Commentary

The Death of Hamas’ Weakness Excuse, or Why Might Can Be Right

The west is in love with the idea that morality is simply a function of who has power and strength. If you have it, you're morally bad. If you don't, you're morally good. On Saturday, Hamas showed how this is nonsense.

(Source: Schaeferle, Pixabay)

I still remember it like it was yesterday, even though it was almost two decades ago. A journalist came to our university to discuss the challenges of reporting on the Israeli-Palestinian conflict. After talking about the ins and outs of both sides, he blurted out that “It’s David against Goliath! It’s David against Goliath!”

That was the trump card for him, and presumably for many others. Hamas’ intentions didn’t matter. Their rhetoric didn’t matter. Even the horrific nature of their actions – at the time, “only” suicide bombings, individual shootings, and rocket fire on civilians – didn’t matter. Hamas is weak and Israel strong, and that’s the end of the moral discussion.

Hamas leaders themselves played on those sentiments, claiming that the reason they target civilians was because they lack F-15s like Israel. Their weakness, so goes the argument, “forced” them to act against and outright ignore modern rules about moral warfare. Presumably, once Hamas was strong and resilient and confident enough, it would join the ranks of relatively civilized nations, and while not acting perfectly in war – no country does – they would no longer feel forced to do things most people think barbaric and abhorrent.

That claim was completely destroyed last Saturday.

By all accounts and reports on all sides, the Hamas force that raided and invaded Israel was a serious one. It was not a ragtag group of desperate, crazed “open-air prisoners” or amateurs who have no choice but to hit soft targets. This was a disciplined army, with weapons, training, and tactics to match. They knew how to deploy effectively, to set ambushes, to fight enemy fire with fire. Everything, in short, that a civilized army does.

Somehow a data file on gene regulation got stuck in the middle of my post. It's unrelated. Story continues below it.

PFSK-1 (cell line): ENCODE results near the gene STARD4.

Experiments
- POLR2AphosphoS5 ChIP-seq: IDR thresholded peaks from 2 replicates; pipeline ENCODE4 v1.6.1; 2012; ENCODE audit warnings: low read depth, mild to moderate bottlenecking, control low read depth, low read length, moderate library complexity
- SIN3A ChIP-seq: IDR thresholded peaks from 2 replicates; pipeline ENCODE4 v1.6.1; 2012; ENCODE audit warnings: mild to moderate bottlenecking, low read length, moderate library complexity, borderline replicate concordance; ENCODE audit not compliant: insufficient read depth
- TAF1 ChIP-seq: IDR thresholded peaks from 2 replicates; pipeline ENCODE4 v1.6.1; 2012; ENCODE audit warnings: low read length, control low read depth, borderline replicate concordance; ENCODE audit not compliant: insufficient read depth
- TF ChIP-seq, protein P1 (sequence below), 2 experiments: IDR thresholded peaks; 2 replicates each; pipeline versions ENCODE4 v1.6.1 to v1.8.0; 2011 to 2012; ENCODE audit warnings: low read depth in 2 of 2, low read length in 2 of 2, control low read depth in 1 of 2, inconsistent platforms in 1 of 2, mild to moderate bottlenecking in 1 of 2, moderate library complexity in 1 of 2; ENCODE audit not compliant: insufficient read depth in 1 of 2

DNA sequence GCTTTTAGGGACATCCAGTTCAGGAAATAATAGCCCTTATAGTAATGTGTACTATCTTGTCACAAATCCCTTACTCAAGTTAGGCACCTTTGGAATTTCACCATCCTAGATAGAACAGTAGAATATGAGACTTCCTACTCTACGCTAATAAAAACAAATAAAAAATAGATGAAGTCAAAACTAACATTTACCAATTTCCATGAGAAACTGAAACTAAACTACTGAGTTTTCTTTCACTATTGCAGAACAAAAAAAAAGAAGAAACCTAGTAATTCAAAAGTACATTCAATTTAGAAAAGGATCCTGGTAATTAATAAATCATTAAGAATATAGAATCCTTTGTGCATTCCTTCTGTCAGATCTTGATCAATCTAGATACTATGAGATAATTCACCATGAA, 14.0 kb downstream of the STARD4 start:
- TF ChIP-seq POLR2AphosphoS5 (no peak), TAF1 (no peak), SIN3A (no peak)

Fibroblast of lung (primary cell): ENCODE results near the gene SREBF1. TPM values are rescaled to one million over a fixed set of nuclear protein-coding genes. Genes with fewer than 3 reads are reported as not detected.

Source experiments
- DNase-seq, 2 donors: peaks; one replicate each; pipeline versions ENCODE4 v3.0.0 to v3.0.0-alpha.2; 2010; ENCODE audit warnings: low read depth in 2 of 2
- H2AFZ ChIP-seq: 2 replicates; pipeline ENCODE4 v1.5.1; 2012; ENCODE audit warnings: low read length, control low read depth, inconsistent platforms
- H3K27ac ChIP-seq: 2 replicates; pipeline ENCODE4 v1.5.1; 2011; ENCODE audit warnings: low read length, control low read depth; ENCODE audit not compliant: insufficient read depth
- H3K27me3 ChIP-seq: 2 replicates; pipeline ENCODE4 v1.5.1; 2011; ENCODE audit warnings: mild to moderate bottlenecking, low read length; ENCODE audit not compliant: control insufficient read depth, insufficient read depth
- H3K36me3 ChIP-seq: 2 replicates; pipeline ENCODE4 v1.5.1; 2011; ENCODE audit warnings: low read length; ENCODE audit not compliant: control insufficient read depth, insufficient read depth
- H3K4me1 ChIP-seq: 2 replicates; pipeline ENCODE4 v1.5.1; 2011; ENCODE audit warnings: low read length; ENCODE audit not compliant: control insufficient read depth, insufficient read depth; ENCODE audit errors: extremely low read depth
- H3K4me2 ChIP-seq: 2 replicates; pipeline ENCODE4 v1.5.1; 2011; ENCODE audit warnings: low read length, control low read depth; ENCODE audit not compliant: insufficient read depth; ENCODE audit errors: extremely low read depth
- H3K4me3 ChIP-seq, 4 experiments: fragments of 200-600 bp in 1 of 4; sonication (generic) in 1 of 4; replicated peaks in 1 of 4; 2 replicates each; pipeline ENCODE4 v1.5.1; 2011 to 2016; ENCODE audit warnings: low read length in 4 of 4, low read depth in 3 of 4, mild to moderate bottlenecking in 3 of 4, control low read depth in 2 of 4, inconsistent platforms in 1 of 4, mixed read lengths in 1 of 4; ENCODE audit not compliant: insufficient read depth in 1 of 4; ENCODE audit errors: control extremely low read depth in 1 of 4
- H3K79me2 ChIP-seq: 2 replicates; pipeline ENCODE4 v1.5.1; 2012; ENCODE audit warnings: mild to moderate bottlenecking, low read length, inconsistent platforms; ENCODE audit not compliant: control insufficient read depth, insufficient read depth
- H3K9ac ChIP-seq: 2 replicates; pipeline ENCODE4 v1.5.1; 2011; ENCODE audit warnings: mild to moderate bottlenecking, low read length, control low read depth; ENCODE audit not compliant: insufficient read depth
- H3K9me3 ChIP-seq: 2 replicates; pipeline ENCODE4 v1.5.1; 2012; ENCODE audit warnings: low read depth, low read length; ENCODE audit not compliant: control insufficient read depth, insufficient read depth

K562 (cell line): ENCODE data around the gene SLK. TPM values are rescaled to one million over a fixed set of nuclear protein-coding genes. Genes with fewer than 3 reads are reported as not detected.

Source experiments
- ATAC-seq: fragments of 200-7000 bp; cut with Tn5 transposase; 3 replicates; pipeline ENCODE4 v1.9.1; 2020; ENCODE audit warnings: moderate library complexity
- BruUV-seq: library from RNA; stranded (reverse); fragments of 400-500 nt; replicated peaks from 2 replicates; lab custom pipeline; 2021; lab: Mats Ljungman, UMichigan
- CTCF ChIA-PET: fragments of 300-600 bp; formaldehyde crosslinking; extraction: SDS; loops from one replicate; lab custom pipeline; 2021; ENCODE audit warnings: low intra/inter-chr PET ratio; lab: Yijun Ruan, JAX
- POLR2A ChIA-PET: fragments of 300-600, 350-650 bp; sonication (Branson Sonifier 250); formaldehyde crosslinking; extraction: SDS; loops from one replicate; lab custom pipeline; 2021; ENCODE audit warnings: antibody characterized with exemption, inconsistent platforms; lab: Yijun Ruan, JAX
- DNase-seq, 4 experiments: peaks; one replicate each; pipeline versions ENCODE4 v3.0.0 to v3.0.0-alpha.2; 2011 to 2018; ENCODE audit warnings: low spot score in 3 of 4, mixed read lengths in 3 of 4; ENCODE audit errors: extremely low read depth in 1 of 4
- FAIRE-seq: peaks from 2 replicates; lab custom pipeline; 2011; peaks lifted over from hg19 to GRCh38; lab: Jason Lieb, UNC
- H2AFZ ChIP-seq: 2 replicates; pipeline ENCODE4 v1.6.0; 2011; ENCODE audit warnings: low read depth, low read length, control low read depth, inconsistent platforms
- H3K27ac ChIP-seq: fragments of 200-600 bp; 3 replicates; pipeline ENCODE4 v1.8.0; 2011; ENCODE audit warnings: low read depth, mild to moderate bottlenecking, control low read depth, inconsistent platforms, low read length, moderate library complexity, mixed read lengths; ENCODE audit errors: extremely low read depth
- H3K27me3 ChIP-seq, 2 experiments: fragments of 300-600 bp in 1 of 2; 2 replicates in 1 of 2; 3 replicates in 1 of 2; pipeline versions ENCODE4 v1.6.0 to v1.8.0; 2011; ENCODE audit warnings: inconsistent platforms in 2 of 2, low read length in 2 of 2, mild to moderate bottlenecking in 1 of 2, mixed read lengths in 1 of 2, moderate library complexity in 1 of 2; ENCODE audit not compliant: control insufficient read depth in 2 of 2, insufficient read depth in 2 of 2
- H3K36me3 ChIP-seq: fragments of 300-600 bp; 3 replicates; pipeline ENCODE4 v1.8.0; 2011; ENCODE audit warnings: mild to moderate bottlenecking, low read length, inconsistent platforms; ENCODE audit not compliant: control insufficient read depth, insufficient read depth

Except that far from behaving like a newly inducted and respectable member of the international world, the Hamas force behaved even worse than it did when it was but a “weak” organization blowing up buses. All that discipline, training, and skill was laser focused on committing crimes of such cruelty and barbarity, it was reminiscent of the kind of horrific human behavior which international treaty after international treaty was supposed to stamp out.

This was not an act of desperation. This was a conscious, deliberate choice.

It turns out, contra the journalist who spoke at my university, that intentions do matter. As does rhetoric and ideology. It turns out that weak people are not necessarily good just because they’re weak, they may indeed be evil themselves - and when they become strong, they simply become better at being evil.

The fact that they claim to speak for possible legitimate grievances does not say much about their moral status, either. History, after all, is filled with horrifically evil movements that appeared powerless at first and which championed popular grievances – the Nazis attacking the Versailles Treaty, the Bolsheviks attacking Czarist oppression – only to show that once in power, these were mere tools to further a moral vision that makes their enemies’ claimed misdeeds, real or alleged, seem minor in comparison.

The same is true in the reverse. Israel has been the militarily more powerful side in this fight since Egypt and Jordan took their armies out of the conflict, even if Israel has often been at a serious disadvantage in other spheres such as foreign affairs. It has maintained this power for years, yet despite this, Israel has never conducted or even contemplated doing anything within the same universe Hamas did with a fraction of the IDF’s conventional power. It turns out that being moral is simply a function of being moral, and the presence or absence of strength or weakness says little about whether you will be so.

So some people might still cling to the belief that the weak are always in the right and the strong always in the wrong. I think anyone who ponders the past week’s events will see it’s nowhere near that simple.

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